Decline of McMansions

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This weekend I read about the decline of McMansions – the average house size has begun to decline with the crash of the housing market. (The new home builders have really been hurt by the current housing market – they built and promoted the McMansion “lifestyle”).

I was reading about the housing trends and thinking about how this could help or benefit the preservation/restoration niche of the building industry when I started to read the comments section. I was glad to read about people making smaller spaces work when I read a comment from someone who had been sadly misinformed about older homes and energy efficiency. The comment is copied here:

Listed: MSN Real Estate’s daily blog – MSN Real Estate: “p.s. The modern McMansions actually use about the same amount of energy to heat and cool as our tiny premodern depression era house. Oh I can’t wait to update the horsehair board insulation and large *original* windows. We’ve learned our lesson about buying older unimproved houses, let me tell you….”

The preservation/restoration community has a lot of information about the truth of older building energy efficiency in print and on the Internet – but obviously we are missing a large number of older building owners.

The argument that a 900 sq. ft. house (referenced in her first post) uses less energy than a McMansion at 7,000 plus square feet doesn’t even make sense from a logic stand point and goes to show the marketing for the new building products is working.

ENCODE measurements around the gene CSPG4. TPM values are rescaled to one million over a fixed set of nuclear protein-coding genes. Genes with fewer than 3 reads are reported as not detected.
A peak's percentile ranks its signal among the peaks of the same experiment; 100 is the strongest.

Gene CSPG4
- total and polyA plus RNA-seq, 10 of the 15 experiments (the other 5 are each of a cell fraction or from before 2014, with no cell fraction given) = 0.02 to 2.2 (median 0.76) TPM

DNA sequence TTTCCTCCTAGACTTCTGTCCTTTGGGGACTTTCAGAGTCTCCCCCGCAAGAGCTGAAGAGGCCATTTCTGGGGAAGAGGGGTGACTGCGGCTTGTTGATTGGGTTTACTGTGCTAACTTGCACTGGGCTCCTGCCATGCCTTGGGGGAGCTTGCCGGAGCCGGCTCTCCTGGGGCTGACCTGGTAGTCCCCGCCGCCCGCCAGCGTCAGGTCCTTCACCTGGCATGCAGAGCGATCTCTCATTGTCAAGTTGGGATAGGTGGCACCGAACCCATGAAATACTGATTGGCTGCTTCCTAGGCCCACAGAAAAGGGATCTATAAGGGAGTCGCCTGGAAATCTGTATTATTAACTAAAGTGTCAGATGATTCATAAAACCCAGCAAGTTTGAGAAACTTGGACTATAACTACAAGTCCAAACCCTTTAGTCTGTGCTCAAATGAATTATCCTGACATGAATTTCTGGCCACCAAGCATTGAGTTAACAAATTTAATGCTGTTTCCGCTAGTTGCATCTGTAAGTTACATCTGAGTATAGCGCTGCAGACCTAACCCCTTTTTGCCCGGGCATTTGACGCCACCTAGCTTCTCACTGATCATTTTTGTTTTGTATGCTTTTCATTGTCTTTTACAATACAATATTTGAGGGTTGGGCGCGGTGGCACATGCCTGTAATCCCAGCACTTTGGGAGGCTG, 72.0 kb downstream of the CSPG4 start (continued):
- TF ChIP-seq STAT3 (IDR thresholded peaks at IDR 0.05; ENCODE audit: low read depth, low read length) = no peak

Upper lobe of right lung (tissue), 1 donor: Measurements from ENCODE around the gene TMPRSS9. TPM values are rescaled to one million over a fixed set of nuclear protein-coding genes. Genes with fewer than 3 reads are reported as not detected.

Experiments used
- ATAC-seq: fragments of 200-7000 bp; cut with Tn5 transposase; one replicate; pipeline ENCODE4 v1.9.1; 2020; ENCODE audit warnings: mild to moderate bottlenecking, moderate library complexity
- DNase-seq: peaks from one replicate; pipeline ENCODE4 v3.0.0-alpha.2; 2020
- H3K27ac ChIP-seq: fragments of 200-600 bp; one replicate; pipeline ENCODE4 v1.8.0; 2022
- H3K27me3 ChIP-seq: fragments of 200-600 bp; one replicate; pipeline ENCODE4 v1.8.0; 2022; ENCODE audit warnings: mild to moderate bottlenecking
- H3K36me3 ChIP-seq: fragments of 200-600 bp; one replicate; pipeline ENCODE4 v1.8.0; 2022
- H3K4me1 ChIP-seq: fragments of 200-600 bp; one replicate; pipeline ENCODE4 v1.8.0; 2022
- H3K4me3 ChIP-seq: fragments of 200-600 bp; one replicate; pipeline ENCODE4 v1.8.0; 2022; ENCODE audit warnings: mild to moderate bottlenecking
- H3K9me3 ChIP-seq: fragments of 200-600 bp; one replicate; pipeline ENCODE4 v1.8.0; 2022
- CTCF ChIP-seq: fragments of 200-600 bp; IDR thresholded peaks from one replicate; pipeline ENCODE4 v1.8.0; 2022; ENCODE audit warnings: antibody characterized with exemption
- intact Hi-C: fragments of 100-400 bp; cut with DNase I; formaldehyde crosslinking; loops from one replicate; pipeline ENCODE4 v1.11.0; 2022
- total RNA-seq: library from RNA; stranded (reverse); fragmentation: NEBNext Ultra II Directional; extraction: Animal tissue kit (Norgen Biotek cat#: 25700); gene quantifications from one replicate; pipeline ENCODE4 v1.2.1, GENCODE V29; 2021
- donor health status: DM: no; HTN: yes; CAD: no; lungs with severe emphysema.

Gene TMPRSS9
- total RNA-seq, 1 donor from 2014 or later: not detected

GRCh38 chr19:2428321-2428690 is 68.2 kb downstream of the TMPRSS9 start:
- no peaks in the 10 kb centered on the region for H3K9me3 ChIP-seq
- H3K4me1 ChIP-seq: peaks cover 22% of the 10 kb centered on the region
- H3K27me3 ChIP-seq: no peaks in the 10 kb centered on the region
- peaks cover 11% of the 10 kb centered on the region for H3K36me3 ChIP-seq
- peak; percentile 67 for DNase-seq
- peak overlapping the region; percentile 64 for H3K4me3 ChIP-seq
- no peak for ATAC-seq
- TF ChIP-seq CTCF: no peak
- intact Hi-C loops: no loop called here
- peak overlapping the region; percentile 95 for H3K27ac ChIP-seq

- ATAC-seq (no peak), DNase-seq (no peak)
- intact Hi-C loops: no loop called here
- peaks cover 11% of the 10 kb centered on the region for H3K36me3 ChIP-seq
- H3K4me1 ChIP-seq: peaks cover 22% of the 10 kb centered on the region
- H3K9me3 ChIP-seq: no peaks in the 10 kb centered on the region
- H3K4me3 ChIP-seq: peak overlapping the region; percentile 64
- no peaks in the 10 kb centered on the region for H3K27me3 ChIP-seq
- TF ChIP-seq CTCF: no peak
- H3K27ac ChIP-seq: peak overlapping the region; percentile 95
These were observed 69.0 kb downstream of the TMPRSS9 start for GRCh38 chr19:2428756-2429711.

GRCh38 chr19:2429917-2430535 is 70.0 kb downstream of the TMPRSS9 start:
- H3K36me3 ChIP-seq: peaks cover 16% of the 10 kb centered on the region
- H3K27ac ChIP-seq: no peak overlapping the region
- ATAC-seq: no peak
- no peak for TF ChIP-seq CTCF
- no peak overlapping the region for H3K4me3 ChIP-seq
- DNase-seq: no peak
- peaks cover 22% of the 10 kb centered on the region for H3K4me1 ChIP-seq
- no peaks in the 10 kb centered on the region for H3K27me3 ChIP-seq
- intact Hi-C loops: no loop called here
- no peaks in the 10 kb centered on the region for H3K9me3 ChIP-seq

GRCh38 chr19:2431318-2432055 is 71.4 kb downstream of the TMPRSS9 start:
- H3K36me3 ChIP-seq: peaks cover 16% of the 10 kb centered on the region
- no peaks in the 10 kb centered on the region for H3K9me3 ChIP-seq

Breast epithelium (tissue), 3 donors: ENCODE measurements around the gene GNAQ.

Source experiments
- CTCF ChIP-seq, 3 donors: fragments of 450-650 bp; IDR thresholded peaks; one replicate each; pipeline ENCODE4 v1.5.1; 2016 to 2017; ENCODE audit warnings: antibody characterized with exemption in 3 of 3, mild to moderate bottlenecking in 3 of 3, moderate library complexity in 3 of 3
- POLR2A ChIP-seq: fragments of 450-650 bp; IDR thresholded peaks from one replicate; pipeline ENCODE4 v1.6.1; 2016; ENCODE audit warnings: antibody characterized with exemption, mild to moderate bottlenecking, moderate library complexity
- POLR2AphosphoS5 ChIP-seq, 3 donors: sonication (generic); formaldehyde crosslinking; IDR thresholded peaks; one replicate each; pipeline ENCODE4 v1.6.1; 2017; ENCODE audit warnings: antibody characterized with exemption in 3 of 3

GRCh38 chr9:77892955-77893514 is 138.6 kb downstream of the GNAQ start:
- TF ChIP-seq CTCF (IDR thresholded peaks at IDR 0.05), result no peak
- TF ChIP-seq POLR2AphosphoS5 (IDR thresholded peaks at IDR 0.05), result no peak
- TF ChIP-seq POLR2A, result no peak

A few facts (based on her comment):

  • Buildings built from 1950 through 1970 are the least energy efficient (actually the federal government has done studies on their older buildings and they consistently use less energy than their newer buildings).
  • Heat rises – it makes more sense to insulate the roof than the walls in an older home
  • Plaster is not insulation – it is a wall finish
  • It has been scientifically proven that well maintained wood windows with a storm window (either interior or exterior) are as energy efficient as replacement windows. The energy savings is $0.60 per year – the replacement windows will last at the most 30 years. Will the money saved balance with the amount the windows cost?

About Danielle Keperling

Danielle Groshong-Keperling has worked full-time in the restoration industry since 2001, but her education in the traditional trades, construction industry, and historical preservation was built from an early age through her Father's work in the traditional trades and her Mother's love of historic architecture. Now, with Jonathan (an artisan craftsman in his own right), her partner in business and life, they work together to help historic building owners restore and preserve their piece of our built history.